The list of non-classical albums recorded in sacred spaces is small, but it’s led to some impressive sounds over the years. (Cowboy Junkies’ The Trinity Sessions is a particular favorite.) Grandbrothers, the duo of Erol Sarp and Lukas Vogel, recently created their own entry in that category with their new album Late Reflections. Recorded in the Cologne Cathedral, the album takes use of the space’s unique sound to create something vast and immersive. I spoke with the duo about the process that led to the making of the album and the challenges they faced along the way.
Was Last Reflections the first time you wrote music inspired by a place, or had you done so beforehand?
Yes, it was! We got invited to play a concert at the Cologne Cathedral that took place in August of 2022 and we wanted to write new music for this occasion and especially for this room. It was really cool to have a real conceptual context for the first time, because previously we would rather collect ideas and songs until we felt that we had an album. This time there was always this big concert that also set a timeframe with a definite deadline. And although it may sound that it put a lot of pressure on this whole thing, it actually was really relieving. And the room itself was so inspiring that throughout the whole process we felt nothing but joy and inspiration working on the compositions.
Concert series like Wordless Music and Ambient Church have found a wide audience in using sacred spaces for live performances of ambient and minimalist music. Do you think that things like that series, as well as Late Reflections, says something about contemporary music — or about art and culture overall?
What we have learned is that huge spaces, especially churches or even cathedrals, have a huge impact on the overall sound and the way that you would approach something like this. One thing is to be working with effects and audio plugins that can emulate the realness of such a room really, really well. And we did that while we were writing the music as well, as we couldn’t write the music there. It definitely helped a lot to get an impression on how everything could sound like in the end. But it’s another thing to be actually working inside that room and not just soaking in the absolute reality of the way the sound behaves in there, but also the total package. The optical impressions, the smells, the exhaustion that is created when you have to walk from point A to B and therefore have to take several stairs and do around 1000 steps each time.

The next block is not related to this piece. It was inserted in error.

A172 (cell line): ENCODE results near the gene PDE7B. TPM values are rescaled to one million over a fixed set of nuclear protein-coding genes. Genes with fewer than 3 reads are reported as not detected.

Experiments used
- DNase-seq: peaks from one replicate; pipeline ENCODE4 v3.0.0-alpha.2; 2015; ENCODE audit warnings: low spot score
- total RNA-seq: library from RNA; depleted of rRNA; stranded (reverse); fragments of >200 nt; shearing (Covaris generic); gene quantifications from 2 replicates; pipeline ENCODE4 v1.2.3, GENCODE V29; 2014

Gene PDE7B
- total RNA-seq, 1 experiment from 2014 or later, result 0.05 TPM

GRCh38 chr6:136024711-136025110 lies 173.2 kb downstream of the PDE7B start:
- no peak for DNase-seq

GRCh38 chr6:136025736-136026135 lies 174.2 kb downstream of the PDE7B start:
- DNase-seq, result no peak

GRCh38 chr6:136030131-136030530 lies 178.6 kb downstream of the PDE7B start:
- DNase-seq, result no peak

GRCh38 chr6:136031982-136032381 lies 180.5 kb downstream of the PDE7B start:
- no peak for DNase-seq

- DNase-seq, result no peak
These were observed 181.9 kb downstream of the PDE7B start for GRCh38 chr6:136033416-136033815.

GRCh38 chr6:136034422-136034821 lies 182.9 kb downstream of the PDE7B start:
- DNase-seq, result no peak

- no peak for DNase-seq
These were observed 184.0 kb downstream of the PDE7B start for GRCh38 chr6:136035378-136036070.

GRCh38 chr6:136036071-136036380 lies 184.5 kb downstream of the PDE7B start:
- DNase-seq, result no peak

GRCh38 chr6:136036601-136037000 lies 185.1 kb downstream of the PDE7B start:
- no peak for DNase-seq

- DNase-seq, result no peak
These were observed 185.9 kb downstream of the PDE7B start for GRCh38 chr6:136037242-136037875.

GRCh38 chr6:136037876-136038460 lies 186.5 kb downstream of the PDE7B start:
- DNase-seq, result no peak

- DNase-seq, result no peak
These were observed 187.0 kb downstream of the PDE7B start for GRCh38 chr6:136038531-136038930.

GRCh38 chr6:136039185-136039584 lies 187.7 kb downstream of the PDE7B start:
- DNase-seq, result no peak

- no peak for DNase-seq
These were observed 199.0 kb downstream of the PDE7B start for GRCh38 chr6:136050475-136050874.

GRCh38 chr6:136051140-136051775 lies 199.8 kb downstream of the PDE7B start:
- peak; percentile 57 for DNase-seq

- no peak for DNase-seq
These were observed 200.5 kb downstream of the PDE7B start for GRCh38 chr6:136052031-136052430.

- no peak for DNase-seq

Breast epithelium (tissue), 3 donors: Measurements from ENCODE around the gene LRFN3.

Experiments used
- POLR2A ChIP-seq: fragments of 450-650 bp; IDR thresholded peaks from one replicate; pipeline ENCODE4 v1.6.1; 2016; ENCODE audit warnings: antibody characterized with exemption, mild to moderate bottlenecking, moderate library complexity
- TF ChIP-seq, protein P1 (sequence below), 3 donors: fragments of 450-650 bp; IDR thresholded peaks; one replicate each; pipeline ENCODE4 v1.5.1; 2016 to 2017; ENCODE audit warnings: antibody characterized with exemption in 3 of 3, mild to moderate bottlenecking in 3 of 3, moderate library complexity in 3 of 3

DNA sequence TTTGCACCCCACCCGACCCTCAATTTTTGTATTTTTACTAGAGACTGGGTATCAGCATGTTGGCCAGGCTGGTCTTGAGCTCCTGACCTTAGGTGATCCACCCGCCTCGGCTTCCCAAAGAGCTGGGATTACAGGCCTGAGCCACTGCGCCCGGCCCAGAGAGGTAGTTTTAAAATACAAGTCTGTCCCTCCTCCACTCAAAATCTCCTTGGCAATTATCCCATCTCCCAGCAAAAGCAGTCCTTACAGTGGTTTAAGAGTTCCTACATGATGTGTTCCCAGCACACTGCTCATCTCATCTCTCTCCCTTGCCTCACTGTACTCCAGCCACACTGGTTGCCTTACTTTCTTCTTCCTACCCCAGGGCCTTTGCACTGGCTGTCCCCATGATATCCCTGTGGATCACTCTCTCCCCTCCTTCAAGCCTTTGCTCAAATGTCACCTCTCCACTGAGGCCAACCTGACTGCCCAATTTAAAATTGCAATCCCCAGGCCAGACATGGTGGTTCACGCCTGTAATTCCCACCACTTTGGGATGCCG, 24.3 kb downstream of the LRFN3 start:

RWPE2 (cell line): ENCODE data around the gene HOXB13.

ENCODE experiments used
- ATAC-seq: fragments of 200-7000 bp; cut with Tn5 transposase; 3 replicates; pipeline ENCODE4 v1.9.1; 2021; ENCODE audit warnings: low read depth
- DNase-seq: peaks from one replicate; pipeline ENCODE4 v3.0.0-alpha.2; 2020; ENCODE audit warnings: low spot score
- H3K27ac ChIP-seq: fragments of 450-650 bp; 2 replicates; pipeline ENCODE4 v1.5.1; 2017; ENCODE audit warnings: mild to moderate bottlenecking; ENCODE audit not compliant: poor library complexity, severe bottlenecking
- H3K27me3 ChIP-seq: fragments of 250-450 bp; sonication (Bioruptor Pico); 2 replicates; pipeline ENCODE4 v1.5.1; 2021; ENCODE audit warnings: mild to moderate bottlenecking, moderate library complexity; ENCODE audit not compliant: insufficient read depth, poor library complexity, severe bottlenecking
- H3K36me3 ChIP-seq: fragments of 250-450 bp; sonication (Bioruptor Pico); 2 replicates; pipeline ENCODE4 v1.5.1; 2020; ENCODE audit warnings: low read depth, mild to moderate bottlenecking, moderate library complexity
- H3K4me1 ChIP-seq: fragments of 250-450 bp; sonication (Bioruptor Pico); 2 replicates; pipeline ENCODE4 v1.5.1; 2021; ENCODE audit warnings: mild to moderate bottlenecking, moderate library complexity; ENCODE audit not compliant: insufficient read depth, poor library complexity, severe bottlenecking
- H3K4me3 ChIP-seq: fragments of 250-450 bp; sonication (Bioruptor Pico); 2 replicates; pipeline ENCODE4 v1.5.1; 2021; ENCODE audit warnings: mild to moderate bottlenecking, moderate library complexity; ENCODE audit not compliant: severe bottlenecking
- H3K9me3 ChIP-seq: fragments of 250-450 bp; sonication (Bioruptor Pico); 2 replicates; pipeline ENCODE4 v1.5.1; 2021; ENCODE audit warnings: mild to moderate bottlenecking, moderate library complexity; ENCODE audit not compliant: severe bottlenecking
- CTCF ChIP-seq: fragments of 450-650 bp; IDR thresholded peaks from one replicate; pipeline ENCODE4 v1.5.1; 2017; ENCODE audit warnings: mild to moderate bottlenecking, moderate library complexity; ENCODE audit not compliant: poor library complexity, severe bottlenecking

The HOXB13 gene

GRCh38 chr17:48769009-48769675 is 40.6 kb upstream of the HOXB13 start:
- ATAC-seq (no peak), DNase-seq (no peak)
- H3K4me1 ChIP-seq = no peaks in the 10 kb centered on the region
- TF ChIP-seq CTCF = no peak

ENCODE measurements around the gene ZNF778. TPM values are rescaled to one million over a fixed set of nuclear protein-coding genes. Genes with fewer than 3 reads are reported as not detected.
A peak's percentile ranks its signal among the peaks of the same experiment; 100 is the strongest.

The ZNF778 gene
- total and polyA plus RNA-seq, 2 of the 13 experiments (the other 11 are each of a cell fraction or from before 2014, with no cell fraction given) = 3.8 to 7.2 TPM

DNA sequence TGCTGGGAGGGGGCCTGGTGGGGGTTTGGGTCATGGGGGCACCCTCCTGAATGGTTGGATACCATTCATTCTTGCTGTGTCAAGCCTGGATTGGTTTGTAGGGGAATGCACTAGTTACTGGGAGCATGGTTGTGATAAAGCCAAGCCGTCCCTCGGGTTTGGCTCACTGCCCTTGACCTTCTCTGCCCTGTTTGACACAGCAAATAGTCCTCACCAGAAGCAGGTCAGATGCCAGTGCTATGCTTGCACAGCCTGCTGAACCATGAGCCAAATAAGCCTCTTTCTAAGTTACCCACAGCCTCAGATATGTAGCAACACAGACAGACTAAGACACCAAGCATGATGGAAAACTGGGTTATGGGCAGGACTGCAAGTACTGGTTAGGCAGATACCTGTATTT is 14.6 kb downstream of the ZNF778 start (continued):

And also on an emotional level there is something to it. I wouldn’t say that it was a sacred experience, but we knew that something magical was happening there for us. Something that we will probably be doing only once in our lives and that made all the tiredness and sheer fatigue go away easily.
What were the most daunting practical elements of recording an album in a cathedral?
A cathedral is something that we would describe as the most impractical place to record an album in. There is nothing. Only power sockets. And tables and chairs. Everything else had to be brought by us there. And since we decided we want to use a various amount of microphones, some of them at a height of twenty meters, some of them in the very last corner of the room, we knew that it would also take a lot of time to set everything up and down every night. Because the cathedral was opened for visitors during the day. We could only work there at night, so we had to somehow adapt our night-day-rhythm. Also we brought a grand piano there which needed regular tuning as such an instrument always needs some time to acclimate in a new room. Luckily it wasn’t as bad as we expected so the tuning was really reliable. But there were no real downsides, everything worked out perfectly in the end. Really, really good times!